Being Fearful of “the Other” View or “the Other” Person
There’s a couple things that could happen:
1. You could just read what others ethologists — ethologists who have actually engaged lions in their natural habitat — have written about lions, but then you technically wouldn’t be an ethologist.
2. You could capture a group of lions and study them in a caged setting; but again, this isn’t technically ethology as you’re removing them from their context and placing them in one that you’re comfortable with.
3. You could stay REALLY FAR AWAY from lions, using only binoculars and long zoom cameras, studying them from the comfort of your own setting without getting too close … in this case, you probably won’t be a great ethologists.
Most Christians … myself included … who have chosen a particular theological identity (such as “evangelical”, “reformed”, “dispensational” etc.) are usually pretty poor at studying OTHER PEOPLE’S THOUGHTS AND OPINIONS that happen to differ from their own view.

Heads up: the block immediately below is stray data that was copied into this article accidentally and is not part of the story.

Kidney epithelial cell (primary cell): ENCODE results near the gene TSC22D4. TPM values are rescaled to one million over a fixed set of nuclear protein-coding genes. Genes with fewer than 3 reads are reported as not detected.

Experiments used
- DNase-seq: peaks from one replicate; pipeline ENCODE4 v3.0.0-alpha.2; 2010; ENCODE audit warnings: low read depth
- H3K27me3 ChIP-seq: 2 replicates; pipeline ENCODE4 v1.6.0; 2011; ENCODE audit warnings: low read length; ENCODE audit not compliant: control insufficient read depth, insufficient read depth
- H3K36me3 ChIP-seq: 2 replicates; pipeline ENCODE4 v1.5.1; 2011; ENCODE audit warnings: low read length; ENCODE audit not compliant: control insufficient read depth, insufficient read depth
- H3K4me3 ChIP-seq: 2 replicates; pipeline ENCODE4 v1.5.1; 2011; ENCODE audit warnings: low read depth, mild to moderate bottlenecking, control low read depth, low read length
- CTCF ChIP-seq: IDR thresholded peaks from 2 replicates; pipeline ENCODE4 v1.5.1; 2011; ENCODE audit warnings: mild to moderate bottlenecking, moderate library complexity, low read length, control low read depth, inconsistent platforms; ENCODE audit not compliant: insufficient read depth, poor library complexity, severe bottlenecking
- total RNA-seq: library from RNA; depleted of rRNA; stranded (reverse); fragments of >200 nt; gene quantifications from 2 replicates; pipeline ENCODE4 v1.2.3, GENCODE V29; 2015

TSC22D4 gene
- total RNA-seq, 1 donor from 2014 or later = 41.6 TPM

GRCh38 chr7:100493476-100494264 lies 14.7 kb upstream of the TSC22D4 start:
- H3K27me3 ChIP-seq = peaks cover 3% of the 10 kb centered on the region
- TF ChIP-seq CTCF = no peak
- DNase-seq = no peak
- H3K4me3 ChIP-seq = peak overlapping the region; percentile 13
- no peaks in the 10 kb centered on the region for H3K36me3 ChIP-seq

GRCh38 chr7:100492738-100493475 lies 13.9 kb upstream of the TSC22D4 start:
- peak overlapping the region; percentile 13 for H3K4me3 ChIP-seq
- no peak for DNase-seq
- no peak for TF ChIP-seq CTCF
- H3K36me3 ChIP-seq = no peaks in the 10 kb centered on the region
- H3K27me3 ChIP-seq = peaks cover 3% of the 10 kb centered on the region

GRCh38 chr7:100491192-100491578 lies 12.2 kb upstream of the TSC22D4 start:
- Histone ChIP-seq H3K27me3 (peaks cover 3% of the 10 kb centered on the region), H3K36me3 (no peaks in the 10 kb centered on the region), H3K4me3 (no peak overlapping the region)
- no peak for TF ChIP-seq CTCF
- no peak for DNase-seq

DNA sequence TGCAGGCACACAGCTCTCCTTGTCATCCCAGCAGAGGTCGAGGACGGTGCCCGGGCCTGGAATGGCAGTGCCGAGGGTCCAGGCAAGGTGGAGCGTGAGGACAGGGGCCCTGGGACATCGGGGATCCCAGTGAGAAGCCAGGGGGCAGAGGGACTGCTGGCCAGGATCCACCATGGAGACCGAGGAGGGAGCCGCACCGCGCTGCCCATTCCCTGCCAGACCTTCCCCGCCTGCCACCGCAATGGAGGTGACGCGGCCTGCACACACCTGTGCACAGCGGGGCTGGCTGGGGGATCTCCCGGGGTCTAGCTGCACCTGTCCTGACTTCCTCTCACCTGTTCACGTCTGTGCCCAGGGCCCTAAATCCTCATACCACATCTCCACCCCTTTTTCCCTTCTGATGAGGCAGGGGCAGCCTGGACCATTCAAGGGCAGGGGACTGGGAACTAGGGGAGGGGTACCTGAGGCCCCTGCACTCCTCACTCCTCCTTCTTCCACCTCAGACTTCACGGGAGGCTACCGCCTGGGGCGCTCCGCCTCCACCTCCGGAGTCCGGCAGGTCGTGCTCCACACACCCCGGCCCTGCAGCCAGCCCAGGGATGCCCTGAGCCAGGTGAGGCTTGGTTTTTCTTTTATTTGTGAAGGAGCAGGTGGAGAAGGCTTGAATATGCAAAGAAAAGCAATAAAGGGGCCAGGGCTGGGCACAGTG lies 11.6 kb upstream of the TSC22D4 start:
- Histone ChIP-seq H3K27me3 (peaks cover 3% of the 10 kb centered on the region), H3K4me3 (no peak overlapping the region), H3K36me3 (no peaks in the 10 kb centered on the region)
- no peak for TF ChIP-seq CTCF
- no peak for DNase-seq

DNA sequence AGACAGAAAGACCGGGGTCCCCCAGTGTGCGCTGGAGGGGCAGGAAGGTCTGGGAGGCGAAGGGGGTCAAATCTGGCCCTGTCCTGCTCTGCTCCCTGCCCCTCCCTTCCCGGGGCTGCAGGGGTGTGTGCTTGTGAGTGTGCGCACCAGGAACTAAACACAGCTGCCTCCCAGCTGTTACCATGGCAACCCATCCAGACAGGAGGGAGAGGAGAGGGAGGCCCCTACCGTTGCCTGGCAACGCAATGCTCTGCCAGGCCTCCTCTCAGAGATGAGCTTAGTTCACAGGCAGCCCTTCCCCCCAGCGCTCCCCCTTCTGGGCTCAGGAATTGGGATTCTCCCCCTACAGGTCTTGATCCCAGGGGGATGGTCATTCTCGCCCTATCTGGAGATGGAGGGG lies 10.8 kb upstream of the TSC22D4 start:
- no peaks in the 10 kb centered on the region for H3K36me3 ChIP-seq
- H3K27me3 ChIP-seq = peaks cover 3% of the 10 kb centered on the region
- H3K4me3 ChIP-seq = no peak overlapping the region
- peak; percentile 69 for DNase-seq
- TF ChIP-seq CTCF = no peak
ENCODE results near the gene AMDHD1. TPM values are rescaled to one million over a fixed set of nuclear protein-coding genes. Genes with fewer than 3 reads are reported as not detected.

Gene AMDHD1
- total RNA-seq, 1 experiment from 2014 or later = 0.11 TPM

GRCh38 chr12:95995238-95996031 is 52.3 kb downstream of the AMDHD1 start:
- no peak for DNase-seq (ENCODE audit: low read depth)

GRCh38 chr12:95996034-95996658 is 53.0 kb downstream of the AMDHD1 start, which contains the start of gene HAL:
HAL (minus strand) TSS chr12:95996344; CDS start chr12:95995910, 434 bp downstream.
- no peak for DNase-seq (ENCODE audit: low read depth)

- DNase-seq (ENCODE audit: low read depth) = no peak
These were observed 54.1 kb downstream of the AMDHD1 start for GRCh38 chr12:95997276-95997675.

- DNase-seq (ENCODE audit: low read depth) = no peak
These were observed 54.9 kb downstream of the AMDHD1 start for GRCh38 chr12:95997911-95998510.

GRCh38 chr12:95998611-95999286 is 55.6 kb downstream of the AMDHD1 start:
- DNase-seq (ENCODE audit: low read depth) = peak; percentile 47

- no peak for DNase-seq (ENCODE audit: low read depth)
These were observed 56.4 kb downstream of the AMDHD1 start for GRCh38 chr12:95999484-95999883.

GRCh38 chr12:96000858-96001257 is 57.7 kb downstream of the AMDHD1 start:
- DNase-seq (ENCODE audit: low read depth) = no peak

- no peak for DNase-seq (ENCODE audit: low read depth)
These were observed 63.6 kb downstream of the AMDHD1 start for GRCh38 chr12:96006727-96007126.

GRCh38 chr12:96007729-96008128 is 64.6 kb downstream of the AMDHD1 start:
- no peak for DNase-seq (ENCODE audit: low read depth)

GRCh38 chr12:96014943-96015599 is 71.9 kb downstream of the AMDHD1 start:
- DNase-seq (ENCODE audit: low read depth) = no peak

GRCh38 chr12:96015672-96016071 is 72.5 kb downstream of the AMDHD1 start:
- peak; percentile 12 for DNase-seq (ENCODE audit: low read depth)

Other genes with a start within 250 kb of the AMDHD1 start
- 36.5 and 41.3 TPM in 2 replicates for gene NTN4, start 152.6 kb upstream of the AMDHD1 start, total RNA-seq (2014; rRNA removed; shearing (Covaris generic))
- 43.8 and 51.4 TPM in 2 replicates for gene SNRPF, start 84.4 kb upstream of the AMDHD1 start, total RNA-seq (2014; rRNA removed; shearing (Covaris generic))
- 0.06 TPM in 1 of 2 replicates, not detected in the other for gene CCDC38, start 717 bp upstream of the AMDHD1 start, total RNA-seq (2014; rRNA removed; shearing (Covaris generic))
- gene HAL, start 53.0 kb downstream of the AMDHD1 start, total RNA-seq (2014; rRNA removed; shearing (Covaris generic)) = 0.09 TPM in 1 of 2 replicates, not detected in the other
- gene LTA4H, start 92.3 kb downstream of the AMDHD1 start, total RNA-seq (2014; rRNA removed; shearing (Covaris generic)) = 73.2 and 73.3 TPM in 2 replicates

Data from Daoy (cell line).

1. When engaging another view or perspective, we like to read what other people, who we already agree with, have written about supposed “lions.”
2. Or, we like to build fences around the “beasts” so we can view the beasts from the outside, devoid of “the beasts” actual context and setting. If we’re not comfortable with them, make them into something we’re comfortable with.
3. Or, we like to view from afar, where we can stay comfortable, not having to get too close to the “other.”
John Maxwell writes:
It is the mark of an educated mind to be able to entertain a thought without [necessarily] accepting it. (Stolen from http://brettrwilkes.tumblr.com/)
I would also add, that a mark of a mature believer is being able to get close to “the lion”, realizing it may not be the devil you thought it was, and learning to understand the actual context in which “the other” exists. Getting close doesn’t mean being stupid by sleeping with the lion, but it does mean more than most of us are willing to do. We might see that what we thought was a “beast” in fact is more like ourselves than we originally thought … and, instead of trying to teach the beast, we may learn from them, finding that God may have had his hand in the making the lion.